When normally reserved state Comptroller Tom DiNapoli and Citizens Budget Commission head Andrew Rein jointly roll out the A-word — “alarming” — to describe city finances, you can bet New Yorkers are headed for a world of fiscal hurt.
The two did just that last week, warning that the city now faces “a fiscal cliff.”
“Our mandate is to alert the public when the city faces an alarming financial situation,” the watchdogs wrote in a Crain’s op-ed column.
“That moment has arrived: major looming budget gaps will have serious consequences for New Yorkers, unless action is taken now.”
Gotham could see a staggering $14 billion cash shortfall next year — and that’s based on far more conservative numbers than the city uses.
DiNapoli and Rein blame “the staggering influx of asylum seekers and migrants” for straining social services and squeezing the budget, racking up costs that could rival what the city spends on sanitation and parks combined.
Outlays to accommodate migrants, per City Hall, could top $12 billion over three years — and account for 42% of next year’s $14 billion gap.
Yet, the watchdogs stress, “the major underlying cause of the budget gap comes from years of added and expanded city programs” backed by little or no funding.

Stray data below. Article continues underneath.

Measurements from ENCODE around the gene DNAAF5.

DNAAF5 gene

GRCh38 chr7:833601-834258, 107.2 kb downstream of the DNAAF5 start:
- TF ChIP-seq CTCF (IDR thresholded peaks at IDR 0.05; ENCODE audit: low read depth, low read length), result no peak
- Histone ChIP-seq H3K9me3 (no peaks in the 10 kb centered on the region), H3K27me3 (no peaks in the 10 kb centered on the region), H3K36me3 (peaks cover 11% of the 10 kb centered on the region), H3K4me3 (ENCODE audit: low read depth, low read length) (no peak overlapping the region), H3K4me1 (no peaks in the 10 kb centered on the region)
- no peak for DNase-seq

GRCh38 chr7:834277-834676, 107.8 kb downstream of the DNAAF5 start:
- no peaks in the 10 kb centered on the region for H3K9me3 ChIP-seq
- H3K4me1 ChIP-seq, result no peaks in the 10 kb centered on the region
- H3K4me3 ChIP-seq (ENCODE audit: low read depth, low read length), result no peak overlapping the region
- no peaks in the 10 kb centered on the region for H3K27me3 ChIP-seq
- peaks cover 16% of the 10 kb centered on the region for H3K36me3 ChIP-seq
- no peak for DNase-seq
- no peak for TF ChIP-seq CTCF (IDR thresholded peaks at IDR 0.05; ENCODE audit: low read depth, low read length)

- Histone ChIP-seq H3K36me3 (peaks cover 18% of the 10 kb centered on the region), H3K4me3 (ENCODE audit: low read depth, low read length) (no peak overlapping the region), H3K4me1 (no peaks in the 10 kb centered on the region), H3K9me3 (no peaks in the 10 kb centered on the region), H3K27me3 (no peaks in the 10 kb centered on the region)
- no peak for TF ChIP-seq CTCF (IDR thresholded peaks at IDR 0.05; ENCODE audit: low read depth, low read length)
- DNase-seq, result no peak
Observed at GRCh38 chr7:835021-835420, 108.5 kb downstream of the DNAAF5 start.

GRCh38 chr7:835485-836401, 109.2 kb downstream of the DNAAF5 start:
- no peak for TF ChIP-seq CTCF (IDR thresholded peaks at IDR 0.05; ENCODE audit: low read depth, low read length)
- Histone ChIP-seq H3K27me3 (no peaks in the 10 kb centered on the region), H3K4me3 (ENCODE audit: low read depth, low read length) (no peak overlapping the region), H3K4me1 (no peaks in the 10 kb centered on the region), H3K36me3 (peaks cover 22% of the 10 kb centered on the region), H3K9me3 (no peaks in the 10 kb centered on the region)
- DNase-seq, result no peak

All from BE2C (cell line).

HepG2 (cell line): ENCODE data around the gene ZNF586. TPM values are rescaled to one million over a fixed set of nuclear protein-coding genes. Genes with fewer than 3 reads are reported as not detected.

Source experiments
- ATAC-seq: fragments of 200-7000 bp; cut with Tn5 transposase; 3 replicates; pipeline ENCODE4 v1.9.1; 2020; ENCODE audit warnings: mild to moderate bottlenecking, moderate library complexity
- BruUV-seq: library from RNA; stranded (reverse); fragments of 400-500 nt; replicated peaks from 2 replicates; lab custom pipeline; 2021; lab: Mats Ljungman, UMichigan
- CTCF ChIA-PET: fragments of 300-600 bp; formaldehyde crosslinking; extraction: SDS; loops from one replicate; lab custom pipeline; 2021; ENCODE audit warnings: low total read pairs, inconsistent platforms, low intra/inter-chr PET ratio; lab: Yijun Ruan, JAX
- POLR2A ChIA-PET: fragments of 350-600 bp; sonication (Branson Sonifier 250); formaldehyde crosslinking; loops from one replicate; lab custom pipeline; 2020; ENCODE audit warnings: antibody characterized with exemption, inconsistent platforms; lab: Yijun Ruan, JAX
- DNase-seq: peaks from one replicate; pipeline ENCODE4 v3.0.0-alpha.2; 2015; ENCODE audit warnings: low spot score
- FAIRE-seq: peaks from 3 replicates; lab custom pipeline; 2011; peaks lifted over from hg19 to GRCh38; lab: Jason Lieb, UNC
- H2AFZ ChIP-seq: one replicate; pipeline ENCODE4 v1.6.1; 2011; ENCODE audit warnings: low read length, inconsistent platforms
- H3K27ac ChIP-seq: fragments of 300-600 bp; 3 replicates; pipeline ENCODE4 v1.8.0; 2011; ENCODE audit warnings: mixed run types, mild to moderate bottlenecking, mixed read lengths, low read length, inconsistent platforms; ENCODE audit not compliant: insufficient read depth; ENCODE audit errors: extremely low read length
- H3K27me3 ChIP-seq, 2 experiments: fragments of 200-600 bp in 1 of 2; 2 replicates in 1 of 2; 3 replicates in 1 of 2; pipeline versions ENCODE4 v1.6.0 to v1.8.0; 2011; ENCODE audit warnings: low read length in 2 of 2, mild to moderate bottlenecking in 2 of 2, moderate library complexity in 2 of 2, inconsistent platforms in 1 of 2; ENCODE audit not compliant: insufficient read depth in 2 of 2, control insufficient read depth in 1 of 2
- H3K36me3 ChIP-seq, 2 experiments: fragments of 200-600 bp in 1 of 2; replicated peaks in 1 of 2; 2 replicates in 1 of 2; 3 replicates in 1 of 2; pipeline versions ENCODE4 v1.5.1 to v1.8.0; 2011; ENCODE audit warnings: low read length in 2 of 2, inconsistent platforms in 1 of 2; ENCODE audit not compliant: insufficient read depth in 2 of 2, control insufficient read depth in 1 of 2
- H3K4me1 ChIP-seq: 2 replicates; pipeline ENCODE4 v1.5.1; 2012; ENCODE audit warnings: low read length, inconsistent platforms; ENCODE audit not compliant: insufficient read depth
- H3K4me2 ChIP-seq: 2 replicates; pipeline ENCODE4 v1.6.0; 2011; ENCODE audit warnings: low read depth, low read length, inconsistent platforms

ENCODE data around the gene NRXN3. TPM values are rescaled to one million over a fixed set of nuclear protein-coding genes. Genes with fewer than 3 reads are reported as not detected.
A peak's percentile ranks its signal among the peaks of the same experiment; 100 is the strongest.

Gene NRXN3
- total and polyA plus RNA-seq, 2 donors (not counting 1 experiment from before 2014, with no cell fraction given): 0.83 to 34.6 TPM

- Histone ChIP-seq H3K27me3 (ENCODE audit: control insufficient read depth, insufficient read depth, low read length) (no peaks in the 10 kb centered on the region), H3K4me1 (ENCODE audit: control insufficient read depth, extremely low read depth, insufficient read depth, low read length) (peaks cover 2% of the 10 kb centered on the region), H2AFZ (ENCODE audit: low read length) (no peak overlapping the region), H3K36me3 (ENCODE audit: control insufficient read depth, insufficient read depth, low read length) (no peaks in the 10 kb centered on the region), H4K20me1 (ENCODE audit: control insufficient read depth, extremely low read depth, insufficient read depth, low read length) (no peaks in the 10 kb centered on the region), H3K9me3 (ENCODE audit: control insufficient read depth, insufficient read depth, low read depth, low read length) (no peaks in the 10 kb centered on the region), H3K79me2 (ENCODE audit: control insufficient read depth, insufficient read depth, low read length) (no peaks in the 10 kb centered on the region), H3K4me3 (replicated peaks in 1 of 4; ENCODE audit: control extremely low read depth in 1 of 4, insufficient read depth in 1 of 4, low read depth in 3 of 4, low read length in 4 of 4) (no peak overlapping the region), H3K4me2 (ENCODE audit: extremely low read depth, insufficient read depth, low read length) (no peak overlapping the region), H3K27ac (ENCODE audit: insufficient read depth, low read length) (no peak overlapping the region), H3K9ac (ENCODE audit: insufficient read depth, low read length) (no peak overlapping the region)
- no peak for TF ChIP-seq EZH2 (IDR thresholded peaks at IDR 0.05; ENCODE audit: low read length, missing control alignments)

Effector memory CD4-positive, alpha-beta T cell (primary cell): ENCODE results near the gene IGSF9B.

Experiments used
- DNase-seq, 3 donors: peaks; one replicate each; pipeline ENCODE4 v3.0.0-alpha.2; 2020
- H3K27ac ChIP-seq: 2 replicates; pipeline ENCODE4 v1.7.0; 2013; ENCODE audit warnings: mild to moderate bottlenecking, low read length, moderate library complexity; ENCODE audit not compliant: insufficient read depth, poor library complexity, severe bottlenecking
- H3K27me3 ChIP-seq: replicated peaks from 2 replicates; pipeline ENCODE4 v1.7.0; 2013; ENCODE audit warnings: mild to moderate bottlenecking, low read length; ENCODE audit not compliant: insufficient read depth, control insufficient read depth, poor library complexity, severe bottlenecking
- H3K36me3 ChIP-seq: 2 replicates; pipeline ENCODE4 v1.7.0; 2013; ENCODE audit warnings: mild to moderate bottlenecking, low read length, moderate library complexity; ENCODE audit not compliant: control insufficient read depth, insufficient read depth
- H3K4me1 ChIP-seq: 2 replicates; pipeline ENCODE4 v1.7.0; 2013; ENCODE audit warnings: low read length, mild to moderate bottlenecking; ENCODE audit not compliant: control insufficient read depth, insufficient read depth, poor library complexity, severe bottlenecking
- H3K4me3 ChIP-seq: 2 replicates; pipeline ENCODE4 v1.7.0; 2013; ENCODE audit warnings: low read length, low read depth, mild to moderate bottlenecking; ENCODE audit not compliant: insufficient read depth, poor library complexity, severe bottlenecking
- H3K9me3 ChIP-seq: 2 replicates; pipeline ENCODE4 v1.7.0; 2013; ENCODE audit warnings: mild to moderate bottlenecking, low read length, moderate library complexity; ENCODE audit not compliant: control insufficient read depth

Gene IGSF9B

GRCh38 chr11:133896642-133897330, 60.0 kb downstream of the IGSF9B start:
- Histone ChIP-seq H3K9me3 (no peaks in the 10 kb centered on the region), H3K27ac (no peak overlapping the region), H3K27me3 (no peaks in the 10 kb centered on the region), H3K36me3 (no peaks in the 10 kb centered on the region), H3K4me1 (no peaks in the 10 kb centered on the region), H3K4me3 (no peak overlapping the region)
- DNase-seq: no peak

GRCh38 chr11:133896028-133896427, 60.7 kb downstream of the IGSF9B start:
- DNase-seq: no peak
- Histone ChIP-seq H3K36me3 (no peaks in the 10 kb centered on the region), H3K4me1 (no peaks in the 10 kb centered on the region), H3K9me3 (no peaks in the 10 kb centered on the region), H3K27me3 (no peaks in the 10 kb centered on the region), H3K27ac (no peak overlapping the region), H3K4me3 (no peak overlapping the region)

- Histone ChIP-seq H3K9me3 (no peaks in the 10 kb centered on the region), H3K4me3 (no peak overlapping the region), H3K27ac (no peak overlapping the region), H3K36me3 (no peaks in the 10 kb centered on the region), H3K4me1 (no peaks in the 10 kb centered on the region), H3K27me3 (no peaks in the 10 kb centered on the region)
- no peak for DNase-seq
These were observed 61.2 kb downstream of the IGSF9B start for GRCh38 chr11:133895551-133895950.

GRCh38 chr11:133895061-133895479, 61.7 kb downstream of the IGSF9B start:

“City-funded spending has increased more than 50% over the past decade while recurring revenues have not kept pace.”
They’re referring to the city’s profligate outlays under Mayor Bill de Blasio that exploded during COVID and were allowed to continue under Mayor Adams.
The city gave unions raises, adding $16 billion to the budget, with no way to pay for them — and no changes to work terms to lower costs.
It used federal COVID aid and a temporary tax-revenue surge from Wall Street bonuses to grow programs.
Overtime soared past budgeted amounts.
All that leaves the city facing “a fiscal cliff,” the men warned.
Which proves Adams right to impose up to 15% budget cuts at city agencies.
Meanwhile, raising taxes — already among the highest in the nation, prompting wealthy New Yorkers to flee (with their tax dollars) — is no longer an option.
The watchdogs suggest, for starters, improving efficiency and managing the city’s headcount carefully.
Yet beyond that, the city needs to prioritize important services — like policing — when it comes time to cut.
Notably, schools are ripe for cuts: Gotham already spends more per student than just about any other big city in America — about triple the national average.
And total Department of Education outlays keep rising even though public-school enrollment is falling.
Indeed, without serious cuts, per-pupil spending grow even higher.
Which is why Schools Chancellor David Banks is raising the idea of consolidating some schools — such as high schools with enrollments as low as 80 kids.
City Hall itself praised DiNapoli and Rein for issuing the warnings: “As the op-ed says, ‘Hard choices must be made, with the needs of New Yorkers — today and in the future — at the center.’”
Yet progressives will be pushing for more unfunded spending.
If Hizzoner can’t face them down, the city’s headed back into receivership a la the 1970s.